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Thu May 15, 2014, 07:33 PM

Let's Be Accurate: The MMR Vaccine is Not Associated With Autism. But Neonatal Hep B in Males...

Here is the link to the study:

http://www.ncbi.nlm.nih.gov/pubmed/24814559

Here is the abstract:

There has been enormous debate regarding the possibility of a link between childhood vaccinations and the subsequent development of autism. This has in recent times become a major public health issue with vaccine preventable diseases increasing in the community due to the fear of a 'link' between vaccinations and autism. We performed a meta-analysis to summarise available evidence from case-control and cohort studies on this topic (MEDLINE, PubMed, EMBASE, Google Scholar up to April, 2014). Eligible studies assessed the relationship between vaccine administration and the subsequent development of autism or autism spectrum disorders (ASD). Two reviewers extracted data on study characteristics, methods, and outcomes. Disagreement was resolved by consensus with another author. Five cohort studies involving 1,256,407 children, and five case-control studies involving 9920 children were included in this analysis. The cohort data revealed no relationship between vaccination and autism (OR: 0.99; 95% CI: 0.92 to 1.06) or ASD (OR: 0.91; 95% CI: 0.68 to 1.20), or MMR (OR: 0.84; 95% CI: 0.70 to 1.01), or thimerosal (OR: 1.00; 95% CI: 0.77 to 1.31), or mercury (Hg) (OR: 1.00; 95% CI: 0.93 to 1.07). Similarly the case-control data found no evidence for increased risk of developing autism or ASD following MMR, Hg, or thimerosal exposure when grouped by condition (OR: 0.90, 95% CI: 0.83 to 0.98; p=0.02) or grouped by exposure type (OR: 0.85, 95% CI: 0.76 to 0.95; p=0.01). Findings of this meta-analysis suggest that vaccinations are not associated with the development of autism or autism spectrum disorder. Furthermore, the components of the vaccines (thimerosal or mercury) or multiple vaccines (MMR) are not associated with the development of autism or autism spectrum disorder.


Note that MMR was cleared. MMR was suspected because it is given at around 1 year of life. One year is when children typically walk and talk. If they do not walk and talk, the parents think back to the thing that happened right before they did not walk and talk---and they remember the MMR vaccine. This guilt by association obviously made no sense and it is a good thing that they have finally laid this myth to rest, since folks die of measles.

However, to say that no vaccine has been linked to autism is incorrect. There is one vaccine that is routinely given to newborn infants---infants whose brains and immune systems are so immature that simple viral infections can have devastating consequences. I am referring to the Hepatitis B vaccine. Why is this given to newborn infants? Because decades ago, scientists studied inner city hospitals where a lot of drug addicts gave birth and they discovered that it was cheaper to just immunize all the babies at birth than to test the mothers to see which were infected with Hep B and immunize their babies at birth. Meaning that you---you who are likely not an IV drug addict and who are likely immune to Hep B from the vaccine you received in school---will have a baby who will be given a vaccine shortly after its birth because that was what was best for drug addicts three decades ago.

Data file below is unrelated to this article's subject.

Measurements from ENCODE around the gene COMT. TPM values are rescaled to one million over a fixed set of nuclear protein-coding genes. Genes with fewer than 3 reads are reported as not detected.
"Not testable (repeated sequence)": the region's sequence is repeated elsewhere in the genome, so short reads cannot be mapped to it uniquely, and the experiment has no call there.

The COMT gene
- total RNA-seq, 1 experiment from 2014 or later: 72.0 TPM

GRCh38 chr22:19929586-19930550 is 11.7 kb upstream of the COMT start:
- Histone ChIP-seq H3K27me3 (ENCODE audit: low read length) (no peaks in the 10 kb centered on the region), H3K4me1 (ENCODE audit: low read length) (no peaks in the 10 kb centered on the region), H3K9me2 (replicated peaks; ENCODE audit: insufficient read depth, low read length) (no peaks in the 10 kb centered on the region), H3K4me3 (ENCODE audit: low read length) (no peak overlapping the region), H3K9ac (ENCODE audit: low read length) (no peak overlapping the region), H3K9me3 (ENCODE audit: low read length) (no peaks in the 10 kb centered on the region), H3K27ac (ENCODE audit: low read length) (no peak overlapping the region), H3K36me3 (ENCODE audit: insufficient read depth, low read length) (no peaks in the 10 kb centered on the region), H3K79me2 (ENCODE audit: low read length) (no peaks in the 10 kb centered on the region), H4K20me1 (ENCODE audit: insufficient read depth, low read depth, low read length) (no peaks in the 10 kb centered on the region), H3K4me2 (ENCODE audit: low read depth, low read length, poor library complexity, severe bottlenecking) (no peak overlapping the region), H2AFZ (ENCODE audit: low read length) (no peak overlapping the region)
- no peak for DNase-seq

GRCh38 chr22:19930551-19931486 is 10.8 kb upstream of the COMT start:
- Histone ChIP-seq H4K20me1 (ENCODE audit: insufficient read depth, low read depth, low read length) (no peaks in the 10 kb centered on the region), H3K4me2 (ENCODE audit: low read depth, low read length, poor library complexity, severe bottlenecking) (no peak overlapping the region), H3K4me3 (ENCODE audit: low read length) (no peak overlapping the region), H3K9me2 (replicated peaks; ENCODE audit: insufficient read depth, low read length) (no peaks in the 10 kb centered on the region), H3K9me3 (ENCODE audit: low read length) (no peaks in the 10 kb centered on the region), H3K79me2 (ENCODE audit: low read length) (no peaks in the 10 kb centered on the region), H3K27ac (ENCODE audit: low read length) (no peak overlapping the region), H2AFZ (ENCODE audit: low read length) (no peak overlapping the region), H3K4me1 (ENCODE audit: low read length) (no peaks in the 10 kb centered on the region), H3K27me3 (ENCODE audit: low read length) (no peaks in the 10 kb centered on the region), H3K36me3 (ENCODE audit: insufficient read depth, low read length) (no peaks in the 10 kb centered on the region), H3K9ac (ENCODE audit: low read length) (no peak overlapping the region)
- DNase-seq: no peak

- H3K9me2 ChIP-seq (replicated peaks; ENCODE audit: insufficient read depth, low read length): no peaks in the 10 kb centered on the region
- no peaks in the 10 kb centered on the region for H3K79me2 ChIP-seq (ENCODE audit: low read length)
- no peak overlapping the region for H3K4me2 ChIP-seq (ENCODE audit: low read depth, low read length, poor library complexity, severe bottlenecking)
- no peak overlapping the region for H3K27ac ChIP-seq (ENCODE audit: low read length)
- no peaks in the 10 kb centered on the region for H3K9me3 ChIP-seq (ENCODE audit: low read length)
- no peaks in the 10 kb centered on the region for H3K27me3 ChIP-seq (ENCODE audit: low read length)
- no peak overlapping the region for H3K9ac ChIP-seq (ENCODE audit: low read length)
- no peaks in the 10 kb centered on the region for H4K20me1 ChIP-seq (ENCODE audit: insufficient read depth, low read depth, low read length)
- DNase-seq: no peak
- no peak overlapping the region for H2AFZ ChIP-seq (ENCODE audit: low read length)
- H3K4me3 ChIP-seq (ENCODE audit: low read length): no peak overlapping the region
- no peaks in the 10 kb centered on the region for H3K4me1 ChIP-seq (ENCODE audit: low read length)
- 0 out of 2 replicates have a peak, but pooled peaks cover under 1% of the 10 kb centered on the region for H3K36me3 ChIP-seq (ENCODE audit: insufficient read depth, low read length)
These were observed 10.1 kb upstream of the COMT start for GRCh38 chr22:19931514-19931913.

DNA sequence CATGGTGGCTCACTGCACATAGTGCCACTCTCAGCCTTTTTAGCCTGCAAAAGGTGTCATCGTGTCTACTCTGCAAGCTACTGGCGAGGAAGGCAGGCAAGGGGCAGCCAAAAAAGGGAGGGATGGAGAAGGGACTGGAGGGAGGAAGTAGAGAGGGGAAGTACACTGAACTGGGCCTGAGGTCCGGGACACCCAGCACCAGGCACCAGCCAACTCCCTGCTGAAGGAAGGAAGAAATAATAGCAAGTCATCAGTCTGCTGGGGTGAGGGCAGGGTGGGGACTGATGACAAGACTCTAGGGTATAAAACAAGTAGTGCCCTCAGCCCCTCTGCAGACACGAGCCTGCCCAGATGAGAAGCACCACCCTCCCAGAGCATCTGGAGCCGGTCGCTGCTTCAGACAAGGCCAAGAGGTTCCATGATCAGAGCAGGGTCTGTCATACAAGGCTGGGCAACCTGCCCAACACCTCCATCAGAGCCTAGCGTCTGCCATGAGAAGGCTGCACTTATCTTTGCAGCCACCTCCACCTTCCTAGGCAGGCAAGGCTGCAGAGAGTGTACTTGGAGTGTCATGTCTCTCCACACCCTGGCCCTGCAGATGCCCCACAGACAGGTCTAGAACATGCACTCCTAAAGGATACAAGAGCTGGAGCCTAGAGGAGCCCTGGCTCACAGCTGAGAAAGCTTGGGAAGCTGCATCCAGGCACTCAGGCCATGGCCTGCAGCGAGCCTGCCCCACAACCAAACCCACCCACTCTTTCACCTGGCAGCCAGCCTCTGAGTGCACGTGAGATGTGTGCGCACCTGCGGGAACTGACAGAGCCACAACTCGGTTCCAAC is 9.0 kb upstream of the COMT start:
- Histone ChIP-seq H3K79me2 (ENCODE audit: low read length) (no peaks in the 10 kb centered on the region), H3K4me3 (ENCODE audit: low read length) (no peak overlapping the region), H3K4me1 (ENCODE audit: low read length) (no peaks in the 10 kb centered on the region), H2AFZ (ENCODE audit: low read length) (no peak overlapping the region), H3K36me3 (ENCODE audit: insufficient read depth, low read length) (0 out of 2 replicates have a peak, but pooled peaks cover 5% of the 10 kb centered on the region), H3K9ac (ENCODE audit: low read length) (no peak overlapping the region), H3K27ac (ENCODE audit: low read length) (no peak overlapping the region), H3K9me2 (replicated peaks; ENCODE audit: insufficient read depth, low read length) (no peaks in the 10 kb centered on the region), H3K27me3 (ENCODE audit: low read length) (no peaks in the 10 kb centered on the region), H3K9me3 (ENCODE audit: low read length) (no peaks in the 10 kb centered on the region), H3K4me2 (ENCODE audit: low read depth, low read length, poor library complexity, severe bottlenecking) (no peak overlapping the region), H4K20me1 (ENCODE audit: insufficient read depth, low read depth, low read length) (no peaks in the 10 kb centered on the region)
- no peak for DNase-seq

What could go wrong with giving an extra, unnecessary vaccine to a newborn baby? The only study so far to find any statistical association between a vaccine and autism is one for male infants given the Hep B vaccine at birth.

http://www.ncbi.nlm.nih.gov/pubmed/21058170

Universal hepatitis B vaccination was recommended for U.S. newborns in 1991; however, safety findings are mixed. The association between hepatitis B vaccination of male neonates and parental report of autism diagnosis was determined. This cross-sectional study used weighted probability samples obtained from National Health Interview Survey 1997-2002 data sets. Vaccination status was determined from the vaccination record. Logistic regression was used to estimate the odds for autism diagnosis associated with neonatal hepatitis B vaccination among boys age 3-17 years, born before 1999, adjusted for race, maternal education, and two-parent household. Boys vaccinated as neonates had threefold greater odds for autism diagnosis compared to boys never vaccinated or vaccinated after the first month of life. Non-Hispanic white boys were 64% less likely to have autism diagnosis relative to nonwhite boys. Findings suggest that U.S. male neonates vaccinated with the hepatitis B vaccine prior to 1999 (from vaccination record) had a threefold higher risk for parental report of autism diagnosis compared to boys not vaccinated as neonates during that same time period. Nonwhite boys bore a greater risk.


Association does not prove causality. This study does not prove your child's autism was caused by a Hep B vaccine. It suggests that male children who get the vaccine at birth may be more likely to show signs of autism. I just did a Medline search and I can not find any more recent studies to either confirm or refute this study, meaning it is still up in the air. So, you get to decide what you do with the information. But, do not leave DU tonight telling all your friends "Great news. A study has cleared ALL vaccines."